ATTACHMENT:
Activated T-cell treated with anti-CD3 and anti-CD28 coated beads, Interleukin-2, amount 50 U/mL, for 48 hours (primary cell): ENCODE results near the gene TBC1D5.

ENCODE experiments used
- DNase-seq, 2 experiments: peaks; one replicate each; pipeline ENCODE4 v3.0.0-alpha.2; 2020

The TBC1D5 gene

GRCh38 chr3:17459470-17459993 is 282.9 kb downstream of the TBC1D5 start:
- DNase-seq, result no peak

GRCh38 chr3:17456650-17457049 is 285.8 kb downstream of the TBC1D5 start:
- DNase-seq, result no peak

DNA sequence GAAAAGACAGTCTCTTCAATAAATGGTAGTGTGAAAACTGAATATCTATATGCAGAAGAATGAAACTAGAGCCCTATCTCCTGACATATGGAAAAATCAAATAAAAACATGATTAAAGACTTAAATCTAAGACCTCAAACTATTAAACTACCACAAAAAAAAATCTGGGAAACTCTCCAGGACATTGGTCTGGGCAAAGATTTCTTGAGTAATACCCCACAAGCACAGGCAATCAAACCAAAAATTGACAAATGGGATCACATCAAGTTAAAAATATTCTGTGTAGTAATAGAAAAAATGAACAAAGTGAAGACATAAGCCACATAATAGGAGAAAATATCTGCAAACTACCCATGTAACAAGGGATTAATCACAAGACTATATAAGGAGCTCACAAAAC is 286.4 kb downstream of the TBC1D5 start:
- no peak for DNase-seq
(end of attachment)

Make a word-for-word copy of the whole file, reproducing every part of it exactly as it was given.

Activated T-cell treated with anti-CD3 and anti-CD28 coated beads, Interleukin-2, amount 50 U/mL, for 48 hours (primary cell): ENCODE results near the gene TBC1D5.

ENCODE experiments used
- DNase-seq, 2 experiments: peaks; one replicate each; pipeline ENCODE4 v3.0.0-alpha.2; 2020

The TBC1D5 gene

GRCh38 chr3:17459470-17459993 is 282.9 kb downstream of the TBC1D5 start:
- DNase-seq, result no peak

GRCh38 chr3:17456650-17457049 is 285.8 kb downstream of the TBC1D5 start:
- DNase-seq, result no peak

DNA sequence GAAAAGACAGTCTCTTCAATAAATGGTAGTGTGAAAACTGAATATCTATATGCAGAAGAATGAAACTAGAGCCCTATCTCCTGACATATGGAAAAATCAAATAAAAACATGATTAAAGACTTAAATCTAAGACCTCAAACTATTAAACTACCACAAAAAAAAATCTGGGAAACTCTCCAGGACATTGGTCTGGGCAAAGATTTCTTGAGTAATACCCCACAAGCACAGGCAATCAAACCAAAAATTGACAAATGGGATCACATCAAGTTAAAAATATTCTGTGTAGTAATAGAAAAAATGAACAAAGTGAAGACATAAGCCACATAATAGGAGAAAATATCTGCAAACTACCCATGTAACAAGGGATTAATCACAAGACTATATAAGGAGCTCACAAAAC is 286.4 kb downstream of the TBC1D5 start:
- no peak for DNase-seq